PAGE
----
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The Lawyers representing OpenSea’s former product head Nate Chastain said that the NFTs don’t fall in the category of either securities or commodities. Thus, wire fraud charges aren’t applicable to them.
On Monday, August 22, the world’s largest NFT marketplace OpenSea filed a motion to dismiss a case against Nate Chastain, the former product head at the company, on allegations of NFT insider trading.
Insider Trading on OpenSea
A grand jury at the Department of Justice (DoJ) had indicted Chastain of conducting wire fraud. They also accused him of money laundering charges in the insider trading scandal. Besides, the DoJ has accused him of using confidential OpenSea business information and purchasing NFTs shortly after being featured on the company’s homepage.
After Chastain bought those NFTs, he allegedly sold them for profit. The grand jury has also accused him of conducting purchases through an anonymous digital wallet and anonymous OpenSea accounts.
Lawyers representing Chastain filed the motion in the United States District Court for the Southern District of New York. The lawyers argued that it would be wrong to classify NFTs as securities or commodities. Thus, the wire fraud charges aren’t applicable to them. Referring to Carpenter vs. United States, a 2018 ruling by the US Supreme Court, Chastain’s lawyers said:
“In any prosecution under a Carpenter wire fraud theory of insider trading, the existence of securities or commodities trading remains an essential element of the offense”.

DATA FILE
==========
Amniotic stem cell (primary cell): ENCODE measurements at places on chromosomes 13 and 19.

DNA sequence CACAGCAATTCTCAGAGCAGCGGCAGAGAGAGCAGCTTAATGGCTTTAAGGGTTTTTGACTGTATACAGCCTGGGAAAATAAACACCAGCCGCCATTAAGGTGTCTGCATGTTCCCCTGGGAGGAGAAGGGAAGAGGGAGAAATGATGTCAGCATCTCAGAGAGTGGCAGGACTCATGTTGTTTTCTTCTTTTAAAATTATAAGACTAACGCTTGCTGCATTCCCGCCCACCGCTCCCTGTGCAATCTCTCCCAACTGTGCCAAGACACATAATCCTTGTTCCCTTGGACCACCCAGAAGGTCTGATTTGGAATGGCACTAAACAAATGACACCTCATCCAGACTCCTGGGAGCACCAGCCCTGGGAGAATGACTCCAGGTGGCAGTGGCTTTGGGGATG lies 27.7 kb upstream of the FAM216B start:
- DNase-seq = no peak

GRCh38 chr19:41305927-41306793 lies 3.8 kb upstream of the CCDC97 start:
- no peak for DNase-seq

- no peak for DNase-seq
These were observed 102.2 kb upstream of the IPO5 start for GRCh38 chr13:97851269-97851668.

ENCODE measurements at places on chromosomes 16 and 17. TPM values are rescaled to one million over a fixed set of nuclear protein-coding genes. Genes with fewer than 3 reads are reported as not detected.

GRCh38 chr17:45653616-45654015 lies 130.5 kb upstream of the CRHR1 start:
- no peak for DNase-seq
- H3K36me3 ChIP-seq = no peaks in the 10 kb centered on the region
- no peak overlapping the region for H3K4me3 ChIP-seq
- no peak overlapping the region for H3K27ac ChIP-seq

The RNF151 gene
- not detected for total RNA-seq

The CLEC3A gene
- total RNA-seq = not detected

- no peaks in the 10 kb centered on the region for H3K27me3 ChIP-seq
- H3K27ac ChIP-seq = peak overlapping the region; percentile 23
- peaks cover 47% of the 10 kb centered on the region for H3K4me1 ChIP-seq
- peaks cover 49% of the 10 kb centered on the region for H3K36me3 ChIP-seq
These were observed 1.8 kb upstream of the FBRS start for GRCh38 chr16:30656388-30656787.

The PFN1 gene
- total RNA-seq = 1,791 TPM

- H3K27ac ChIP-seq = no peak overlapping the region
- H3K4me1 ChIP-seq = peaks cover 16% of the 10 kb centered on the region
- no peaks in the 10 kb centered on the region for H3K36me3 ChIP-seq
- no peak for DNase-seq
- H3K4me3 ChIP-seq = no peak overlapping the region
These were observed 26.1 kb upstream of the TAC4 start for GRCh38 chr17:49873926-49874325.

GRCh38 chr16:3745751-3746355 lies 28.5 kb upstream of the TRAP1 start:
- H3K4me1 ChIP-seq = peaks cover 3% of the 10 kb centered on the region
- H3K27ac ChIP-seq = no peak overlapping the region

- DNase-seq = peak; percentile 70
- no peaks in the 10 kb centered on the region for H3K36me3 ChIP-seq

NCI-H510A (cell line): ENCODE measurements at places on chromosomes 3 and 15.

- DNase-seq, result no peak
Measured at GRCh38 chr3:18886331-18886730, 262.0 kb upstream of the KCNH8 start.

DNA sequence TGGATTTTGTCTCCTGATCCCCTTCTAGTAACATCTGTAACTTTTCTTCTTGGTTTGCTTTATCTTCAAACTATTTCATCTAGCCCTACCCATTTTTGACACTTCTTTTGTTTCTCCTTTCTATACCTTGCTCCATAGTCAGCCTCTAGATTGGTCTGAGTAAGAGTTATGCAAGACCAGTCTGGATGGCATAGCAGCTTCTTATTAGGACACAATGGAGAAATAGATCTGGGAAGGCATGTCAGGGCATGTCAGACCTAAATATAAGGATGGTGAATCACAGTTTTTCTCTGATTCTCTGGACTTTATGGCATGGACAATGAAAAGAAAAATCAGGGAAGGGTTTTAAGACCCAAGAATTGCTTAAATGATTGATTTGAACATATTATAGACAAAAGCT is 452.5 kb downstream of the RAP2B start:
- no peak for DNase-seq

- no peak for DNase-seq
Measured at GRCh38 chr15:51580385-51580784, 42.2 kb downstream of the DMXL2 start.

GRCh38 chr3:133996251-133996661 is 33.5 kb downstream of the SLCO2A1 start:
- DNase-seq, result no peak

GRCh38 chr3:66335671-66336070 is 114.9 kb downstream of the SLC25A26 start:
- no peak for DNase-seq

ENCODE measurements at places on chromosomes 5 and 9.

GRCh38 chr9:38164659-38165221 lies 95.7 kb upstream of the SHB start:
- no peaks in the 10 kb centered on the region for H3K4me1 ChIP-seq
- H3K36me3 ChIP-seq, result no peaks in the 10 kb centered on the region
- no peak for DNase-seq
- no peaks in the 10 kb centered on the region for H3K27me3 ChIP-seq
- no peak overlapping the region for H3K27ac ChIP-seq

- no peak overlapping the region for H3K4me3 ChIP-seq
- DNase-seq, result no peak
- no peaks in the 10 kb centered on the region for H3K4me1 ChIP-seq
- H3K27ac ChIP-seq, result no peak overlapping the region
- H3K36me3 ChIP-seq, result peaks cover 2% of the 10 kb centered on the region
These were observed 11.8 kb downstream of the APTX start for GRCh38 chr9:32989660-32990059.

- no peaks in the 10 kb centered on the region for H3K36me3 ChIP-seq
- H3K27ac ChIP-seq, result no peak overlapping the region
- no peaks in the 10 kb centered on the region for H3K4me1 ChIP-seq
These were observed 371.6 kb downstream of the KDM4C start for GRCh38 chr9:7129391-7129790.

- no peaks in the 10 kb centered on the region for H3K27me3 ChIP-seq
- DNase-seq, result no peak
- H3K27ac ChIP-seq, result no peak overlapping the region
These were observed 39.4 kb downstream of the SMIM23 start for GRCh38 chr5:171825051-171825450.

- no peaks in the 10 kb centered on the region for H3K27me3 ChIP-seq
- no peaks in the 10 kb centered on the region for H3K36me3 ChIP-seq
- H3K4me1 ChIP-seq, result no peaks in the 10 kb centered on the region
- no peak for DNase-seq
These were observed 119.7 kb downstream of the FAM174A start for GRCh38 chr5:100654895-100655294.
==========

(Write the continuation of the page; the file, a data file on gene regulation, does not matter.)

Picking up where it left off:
Lawyers Demand Proof from Government
In their further argument, Chastain’s lawyers said that the NFT transactions in question were processed on the Ethereum blockchain network. The lawyers argued that considering Ethereum’s open-source nature and public viewing availability, it is not possible to use these transactions for money laundering.
The lawyers also stated the government cannot prove that the specific transactions it quotes qualify as financial transactions under the money-laundering rules. In the motion to dismiss the indictment, the lawyers wrote:
“The government has brought the instant prosecution using ill-founded applications of criminal law to set precedent in the digital asset space”.
Chastain resigned from OpenSea last year in September 2021. Since then, he has been working on a new NFT platform dubbed Oval. He further described Oval as a personalized platform for collecting NFTs. Despite the ongoing case, OpenSea continued to work further with new developments. The marketplace recently unveiled its Solana launchpad NFT feature.